The Chalk Blog

Active Staycation: Explore America’s National Parks Virtually This Spring Break

Pictured Above: Our camper "The Paddyshack" (our dog is named Paddy!)

When you think about spring break, relaxing on a beach might be the first thing that comes to mind. But, not for my family!

Last year, we towed our 1990-vintage pop-up camper trailer (pictured above!) to the dramatic desert landscapes and sandstone formations of Arches and Canyonlands National Parks in Utah. Joshua Tree in California, with its unusual yucca trees and huge granite boulders is our destination this April. So far, we’ve explored 15 national parks, and we hope to visit all 63! On our trips, we’ve hiked, mountain biked, viewed incredible scenery, observed wildlife like bison, moose, bear, elk, mountain goats, and pika at close (but carefully safe!) range, marveled at the night sky, and learned so much about nature, history, and the importance of protecting wild places.

The mission of the National Park Service is “to preserve unimpaired the natural and cultural resources and values of the national park system for the enjoyment, education, and inspiration of this and future generations.” There are many ways to appreciate and learn from these very special places whether you are planning a trip this spring break or not! Below, you’ll find a selection of amazing resources to engage students, from virtual tours, to learning about science and history, to understanding how and why it’s critical to care for the environment.

You may want to bookmark Find Your Virtual Park, the starting point for a vast collection of learning experiences from NPS.gov. Our favorites are linked here:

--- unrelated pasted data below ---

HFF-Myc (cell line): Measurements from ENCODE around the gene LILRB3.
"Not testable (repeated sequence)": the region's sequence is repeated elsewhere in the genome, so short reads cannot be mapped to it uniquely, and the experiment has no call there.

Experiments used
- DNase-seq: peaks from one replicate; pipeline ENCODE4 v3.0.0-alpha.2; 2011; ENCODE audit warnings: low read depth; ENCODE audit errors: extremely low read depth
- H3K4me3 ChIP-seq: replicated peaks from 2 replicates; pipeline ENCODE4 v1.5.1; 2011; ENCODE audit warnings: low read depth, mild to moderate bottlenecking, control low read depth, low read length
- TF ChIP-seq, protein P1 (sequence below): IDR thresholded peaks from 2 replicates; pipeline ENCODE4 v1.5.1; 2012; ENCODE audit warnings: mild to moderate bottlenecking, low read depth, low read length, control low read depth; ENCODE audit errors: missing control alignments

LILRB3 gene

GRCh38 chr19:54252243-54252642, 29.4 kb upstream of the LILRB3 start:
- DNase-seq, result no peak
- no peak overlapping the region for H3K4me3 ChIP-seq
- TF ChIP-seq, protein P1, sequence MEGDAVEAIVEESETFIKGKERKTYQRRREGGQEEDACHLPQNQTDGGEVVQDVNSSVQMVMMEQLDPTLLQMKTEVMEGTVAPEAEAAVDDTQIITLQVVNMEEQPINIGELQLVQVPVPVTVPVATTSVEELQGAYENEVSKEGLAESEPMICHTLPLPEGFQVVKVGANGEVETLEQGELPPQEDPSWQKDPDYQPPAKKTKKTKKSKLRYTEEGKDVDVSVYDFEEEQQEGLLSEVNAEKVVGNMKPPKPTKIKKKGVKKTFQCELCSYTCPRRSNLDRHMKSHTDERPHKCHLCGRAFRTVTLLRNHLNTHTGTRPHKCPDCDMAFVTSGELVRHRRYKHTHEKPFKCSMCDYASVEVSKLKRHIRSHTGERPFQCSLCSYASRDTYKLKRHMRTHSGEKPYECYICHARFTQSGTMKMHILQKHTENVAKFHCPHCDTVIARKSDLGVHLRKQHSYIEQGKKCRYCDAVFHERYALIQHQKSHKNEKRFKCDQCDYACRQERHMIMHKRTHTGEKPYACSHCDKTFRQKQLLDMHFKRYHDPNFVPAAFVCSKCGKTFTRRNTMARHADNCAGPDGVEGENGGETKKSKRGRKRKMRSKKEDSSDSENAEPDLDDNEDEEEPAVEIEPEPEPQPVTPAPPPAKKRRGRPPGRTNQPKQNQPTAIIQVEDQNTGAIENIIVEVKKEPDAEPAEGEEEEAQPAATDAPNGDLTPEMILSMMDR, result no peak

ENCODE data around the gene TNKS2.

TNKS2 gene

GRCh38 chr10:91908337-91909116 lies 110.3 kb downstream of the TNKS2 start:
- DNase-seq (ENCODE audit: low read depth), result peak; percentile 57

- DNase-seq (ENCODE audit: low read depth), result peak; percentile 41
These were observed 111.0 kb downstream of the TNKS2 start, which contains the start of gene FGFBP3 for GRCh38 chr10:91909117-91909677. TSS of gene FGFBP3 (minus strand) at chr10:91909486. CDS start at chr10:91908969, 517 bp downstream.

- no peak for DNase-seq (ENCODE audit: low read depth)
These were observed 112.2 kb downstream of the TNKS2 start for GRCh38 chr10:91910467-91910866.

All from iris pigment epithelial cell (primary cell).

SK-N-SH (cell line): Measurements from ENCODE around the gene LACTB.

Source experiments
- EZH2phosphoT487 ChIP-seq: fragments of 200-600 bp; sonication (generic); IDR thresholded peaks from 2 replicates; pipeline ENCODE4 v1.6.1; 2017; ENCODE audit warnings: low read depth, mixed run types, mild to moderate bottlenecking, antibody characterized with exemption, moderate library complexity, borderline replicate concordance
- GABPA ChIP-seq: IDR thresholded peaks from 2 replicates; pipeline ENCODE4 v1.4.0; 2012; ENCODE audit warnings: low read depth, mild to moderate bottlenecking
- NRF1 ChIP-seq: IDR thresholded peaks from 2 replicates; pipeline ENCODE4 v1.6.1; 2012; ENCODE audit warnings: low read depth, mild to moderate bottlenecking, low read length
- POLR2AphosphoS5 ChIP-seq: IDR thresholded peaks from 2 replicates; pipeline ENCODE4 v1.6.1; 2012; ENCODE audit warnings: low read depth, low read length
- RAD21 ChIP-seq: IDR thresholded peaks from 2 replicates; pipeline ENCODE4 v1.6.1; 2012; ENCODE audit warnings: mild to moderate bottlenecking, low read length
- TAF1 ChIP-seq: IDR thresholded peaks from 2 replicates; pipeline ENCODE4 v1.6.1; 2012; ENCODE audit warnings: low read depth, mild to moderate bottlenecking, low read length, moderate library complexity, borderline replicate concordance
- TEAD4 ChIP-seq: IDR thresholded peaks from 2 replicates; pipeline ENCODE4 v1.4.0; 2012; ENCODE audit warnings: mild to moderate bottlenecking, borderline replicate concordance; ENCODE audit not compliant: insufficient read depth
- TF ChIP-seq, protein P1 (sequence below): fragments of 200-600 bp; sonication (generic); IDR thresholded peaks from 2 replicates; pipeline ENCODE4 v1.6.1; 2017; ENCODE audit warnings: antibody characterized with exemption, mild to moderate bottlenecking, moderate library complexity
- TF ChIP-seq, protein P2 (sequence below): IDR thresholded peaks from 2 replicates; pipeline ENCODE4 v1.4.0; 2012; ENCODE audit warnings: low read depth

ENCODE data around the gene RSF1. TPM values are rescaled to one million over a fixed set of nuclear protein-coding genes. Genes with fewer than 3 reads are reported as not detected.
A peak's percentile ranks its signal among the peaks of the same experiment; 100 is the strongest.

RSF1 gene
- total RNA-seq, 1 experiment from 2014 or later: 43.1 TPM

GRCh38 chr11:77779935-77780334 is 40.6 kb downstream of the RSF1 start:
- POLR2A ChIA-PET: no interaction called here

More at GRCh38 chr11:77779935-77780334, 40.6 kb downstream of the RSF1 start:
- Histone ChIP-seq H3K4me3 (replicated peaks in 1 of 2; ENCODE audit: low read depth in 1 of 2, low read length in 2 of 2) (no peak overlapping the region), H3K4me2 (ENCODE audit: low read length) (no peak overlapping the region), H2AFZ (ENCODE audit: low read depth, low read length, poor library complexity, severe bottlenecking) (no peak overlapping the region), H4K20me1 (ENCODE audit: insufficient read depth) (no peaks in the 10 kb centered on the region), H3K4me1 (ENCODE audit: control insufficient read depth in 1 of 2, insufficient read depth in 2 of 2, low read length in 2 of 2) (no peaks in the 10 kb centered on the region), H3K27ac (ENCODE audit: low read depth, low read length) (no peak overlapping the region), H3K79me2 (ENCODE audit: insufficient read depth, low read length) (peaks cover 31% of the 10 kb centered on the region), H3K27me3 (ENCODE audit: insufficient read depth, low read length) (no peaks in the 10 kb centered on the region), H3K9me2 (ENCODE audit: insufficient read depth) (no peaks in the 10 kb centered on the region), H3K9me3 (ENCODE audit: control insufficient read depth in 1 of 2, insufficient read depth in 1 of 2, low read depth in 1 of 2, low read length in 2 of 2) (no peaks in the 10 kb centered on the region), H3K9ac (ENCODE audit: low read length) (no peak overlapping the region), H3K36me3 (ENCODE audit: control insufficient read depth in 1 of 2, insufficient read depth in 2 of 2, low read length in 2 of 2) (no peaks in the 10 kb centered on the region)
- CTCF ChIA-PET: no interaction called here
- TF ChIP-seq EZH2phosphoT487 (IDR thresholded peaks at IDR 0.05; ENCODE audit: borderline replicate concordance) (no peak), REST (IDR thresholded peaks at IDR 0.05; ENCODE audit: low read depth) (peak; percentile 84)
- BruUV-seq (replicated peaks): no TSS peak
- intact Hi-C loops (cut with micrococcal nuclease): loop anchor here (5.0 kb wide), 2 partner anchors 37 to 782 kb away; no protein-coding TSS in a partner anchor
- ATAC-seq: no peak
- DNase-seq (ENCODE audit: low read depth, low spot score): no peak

• Explore the Educator Resources and Lesson Plan pages from the National Park Service, searchable by park, grade level, topic, and common core standard.
  • Teaching with Historic Places offers activities and materials to engage students in learning about America’s diverse past. 
  • Students can experience the parks live with fascinating webcam views. I just checked out the West vent in Halemaʻumaʻu and lava lake in Hawai’i Volcanoes National Park!
  • Visit the Games and Challenges page for fun and unique activities that will get students excited about the parks.
  • Encourage students to become Junior Rangers! The Junior Ranger motto, “Explore, Learn, Protect,” is a wonderful idea to share with students. Nearly every national park has a junior ranger book, full of learning activities, which you can download from the site. Students can complete their books alongside your virtual tour!

Here are a few more ideas for your virtual vacation!

  • The National Parks Foundation is the official charitable partner of the National Park Service. Their website has lots of great resources to explore. Their Virtual Visits are incredible! 
  • After your online visit to a national park, share the Every Kid Outdoors program with families to continue the adventure. All 4th graders can receive a free family pass to visit any national park. You can even get passes for your students!
  • 1,000 Hours Outside is dedicated to encouraging kids to spend time playing outdoors and families to prioritize unstructured experiences in nature. It’s a great resource for families!
  • To learn about the history and creation of the national parks, view Ken Burns’ documentary, The National Parks: America’s Best Idea. The PBS website provides clips from the film with accompanying lesson ideas for different age levels.
  • For even more inspiration, check out this Checklist of 20 Virtual Ideas to explore the parks.
  • Unplugging and getting out in nature is good for our hearts, bodies, and minds! Visit the Wellness in Nature page for ideas to get active, de-stress, and become a Park Health Ambassador. There are great ideas to support student wellness, too!

The archway at the entrance to Yellowstone, the first national park established in 1872, is carved with the words “For the benefit and enjoyment of the people.” This inclusive vision invites all Americans (and international visitors!) to treasure and protect our beautiful natural places. Wallace Stegner called the national parks “America’s best idea,” and it’s an honor to share this idea with young people. Hopefully, you and your students can enjoy a virtual or real-life adventure in the national parks soon! 

Topics: Teaching with Technology, educator wellness, Holidays

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